Although, naturally, we stopped to take pictures.
Once we got back to Merzouga, we were able to consolidate our bags and have a quick, delicious breakfast before hitting the road again. Hassan (not our tour guide but the owner of the tour company) gave us each an ornate glass bottle filled with Sahara sand, which was such a kind and wonderful gesture.
The trip from Merzouga to Fes took about seven hours. While there were many familiar views of rugged landscapes and hidden valleys, this drive also took us through many an autumnal forest, which took our breaths away.
We stopped near Ziz Valley quickly and got out of the car to look out over the beautiful oasis of palm groves, which we were informed contained the best dates in Morocco. After the quick pit stop, we again drove for a long time until we made it to Midelt to stop for a delicious lunch.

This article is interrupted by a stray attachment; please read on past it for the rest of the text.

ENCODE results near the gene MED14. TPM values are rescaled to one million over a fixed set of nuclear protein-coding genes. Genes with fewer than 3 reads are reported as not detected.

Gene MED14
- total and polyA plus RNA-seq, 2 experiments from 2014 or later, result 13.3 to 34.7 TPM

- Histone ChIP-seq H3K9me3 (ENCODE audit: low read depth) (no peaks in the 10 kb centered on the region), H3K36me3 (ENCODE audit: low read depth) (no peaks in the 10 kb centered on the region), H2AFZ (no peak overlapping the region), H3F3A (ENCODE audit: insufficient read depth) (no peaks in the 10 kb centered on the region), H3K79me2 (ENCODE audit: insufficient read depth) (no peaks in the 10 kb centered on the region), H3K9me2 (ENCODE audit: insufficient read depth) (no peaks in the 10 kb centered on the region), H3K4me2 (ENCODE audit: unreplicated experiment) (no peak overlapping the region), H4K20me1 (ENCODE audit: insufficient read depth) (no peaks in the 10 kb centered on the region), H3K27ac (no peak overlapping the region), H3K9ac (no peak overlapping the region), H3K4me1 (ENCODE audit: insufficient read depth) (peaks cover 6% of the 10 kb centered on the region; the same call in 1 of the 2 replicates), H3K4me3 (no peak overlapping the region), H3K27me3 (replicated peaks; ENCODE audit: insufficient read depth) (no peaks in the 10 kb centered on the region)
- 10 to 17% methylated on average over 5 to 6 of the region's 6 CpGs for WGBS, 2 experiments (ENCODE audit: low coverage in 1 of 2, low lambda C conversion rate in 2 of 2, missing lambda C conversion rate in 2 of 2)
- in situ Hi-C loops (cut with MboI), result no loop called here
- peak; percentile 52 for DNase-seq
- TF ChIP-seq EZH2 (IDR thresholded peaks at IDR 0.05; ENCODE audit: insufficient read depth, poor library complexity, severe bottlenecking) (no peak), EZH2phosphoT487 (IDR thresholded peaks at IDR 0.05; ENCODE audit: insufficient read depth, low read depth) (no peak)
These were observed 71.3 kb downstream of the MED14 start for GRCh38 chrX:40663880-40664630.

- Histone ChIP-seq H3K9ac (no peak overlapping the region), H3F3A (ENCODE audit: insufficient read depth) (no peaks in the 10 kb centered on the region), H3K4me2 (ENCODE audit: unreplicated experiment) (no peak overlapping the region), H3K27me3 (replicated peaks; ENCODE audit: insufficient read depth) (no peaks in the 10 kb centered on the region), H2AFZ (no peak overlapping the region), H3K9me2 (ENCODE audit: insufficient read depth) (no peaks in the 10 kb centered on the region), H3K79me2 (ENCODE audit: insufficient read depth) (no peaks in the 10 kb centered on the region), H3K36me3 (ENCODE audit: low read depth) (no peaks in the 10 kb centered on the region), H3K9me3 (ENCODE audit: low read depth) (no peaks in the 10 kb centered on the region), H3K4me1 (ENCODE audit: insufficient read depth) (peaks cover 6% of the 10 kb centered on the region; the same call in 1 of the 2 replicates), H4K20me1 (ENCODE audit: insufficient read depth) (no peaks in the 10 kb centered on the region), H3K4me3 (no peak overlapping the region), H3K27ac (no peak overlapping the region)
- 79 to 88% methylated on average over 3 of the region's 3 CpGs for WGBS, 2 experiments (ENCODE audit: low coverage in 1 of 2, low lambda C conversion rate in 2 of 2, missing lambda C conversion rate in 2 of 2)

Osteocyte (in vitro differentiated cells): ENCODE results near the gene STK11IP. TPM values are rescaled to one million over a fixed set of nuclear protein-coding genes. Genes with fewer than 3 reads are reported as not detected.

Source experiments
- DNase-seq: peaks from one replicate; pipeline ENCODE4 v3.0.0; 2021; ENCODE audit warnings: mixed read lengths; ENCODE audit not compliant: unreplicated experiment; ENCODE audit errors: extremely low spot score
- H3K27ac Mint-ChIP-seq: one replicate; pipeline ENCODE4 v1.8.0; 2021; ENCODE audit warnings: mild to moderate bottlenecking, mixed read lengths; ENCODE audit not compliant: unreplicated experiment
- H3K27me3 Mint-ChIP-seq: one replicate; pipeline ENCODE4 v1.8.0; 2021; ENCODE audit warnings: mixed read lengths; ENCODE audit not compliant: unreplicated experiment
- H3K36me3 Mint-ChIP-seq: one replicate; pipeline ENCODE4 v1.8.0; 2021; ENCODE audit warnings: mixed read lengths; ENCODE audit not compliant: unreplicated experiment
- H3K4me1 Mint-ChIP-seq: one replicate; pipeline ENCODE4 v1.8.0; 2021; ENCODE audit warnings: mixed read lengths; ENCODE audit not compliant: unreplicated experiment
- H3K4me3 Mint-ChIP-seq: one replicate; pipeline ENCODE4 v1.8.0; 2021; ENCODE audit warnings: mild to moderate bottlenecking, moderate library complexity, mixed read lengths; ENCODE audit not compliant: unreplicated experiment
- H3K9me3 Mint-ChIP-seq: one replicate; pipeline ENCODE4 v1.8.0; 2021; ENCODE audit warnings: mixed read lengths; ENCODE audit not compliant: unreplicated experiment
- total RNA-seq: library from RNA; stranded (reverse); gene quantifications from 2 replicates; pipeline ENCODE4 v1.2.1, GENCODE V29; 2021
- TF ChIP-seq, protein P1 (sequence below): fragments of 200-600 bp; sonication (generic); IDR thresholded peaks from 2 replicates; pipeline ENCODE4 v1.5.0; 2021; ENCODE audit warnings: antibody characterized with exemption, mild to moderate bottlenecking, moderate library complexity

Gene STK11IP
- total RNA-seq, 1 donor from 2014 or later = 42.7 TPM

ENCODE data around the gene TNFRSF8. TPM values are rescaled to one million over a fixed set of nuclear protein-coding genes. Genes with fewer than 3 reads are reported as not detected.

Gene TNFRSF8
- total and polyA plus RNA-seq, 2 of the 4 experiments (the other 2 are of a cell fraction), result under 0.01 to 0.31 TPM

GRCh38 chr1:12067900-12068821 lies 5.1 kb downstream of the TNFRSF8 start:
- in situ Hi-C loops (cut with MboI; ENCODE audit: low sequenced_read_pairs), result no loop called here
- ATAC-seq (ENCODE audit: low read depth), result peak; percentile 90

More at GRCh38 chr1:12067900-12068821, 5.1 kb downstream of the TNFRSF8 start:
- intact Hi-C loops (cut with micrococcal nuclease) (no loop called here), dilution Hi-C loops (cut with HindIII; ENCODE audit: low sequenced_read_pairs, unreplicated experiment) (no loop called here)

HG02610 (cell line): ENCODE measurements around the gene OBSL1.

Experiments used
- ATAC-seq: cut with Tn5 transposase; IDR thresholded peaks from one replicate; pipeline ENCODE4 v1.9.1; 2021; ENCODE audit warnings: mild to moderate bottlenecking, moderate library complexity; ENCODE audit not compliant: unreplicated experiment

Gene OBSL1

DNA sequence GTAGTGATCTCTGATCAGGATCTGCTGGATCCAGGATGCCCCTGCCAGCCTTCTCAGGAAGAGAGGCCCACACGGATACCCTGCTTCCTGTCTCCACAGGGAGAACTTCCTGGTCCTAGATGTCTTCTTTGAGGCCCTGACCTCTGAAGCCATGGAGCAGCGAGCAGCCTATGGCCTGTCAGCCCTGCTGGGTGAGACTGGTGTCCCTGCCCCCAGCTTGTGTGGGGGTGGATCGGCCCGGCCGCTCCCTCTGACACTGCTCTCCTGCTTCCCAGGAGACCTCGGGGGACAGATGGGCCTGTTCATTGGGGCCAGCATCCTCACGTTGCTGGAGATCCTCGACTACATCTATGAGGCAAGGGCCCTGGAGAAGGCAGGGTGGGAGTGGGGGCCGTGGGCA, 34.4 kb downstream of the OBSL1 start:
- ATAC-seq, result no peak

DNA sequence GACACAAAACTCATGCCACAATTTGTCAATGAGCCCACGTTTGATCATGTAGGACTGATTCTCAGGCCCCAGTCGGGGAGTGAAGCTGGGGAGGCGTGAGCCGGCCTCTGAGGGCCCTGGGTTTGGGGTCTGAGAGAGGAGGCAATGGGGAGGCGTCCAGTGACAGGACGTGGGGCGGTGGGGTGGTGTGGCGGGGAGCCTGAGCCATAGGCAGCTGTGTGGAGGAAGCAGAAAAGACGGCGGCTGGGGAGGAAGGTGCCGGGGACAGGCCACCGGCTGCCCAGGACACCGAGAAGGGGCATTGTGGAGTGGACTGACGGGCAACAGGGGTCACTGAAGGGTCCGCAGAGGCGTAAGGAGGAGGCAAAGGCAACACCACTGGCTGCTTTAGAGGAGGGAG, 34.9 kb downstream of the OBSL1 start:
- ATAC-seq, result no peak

From Midelt, we drove through the Atlas Mountains and Cedar Forests. The scenery was unlike anything we had seen in Morocco so far, and there were even monkeys that we were able to feed peanuts to!
Some monkeys were a little aggressive, but then there was a very wise-looking quiet monkey that we really enjoyed feeding and photographing.
Then, we drove through Ifrane, which is known as the Switzerland of Morocco. It apparently has its own airport, an international university and the most European-style homes of anywhere in Morocco. We were completely surprised by it, and Hassan showed us pictures of himself snowboarding here when the snow would fall.
While there was no snow here in November, there were lots of gorgeous autumnal trees and I begged to get out and explore a bit. Hassan kindly pulled over the side of the road for us to hop out and take a few pictures, and I would love to return to this charming little town someday!
From there, it took us a couple more hours to get to Fes, where we were dropped off at our hotel around 7pm. We were tired, but happy after our once-in-a-lifetime trip!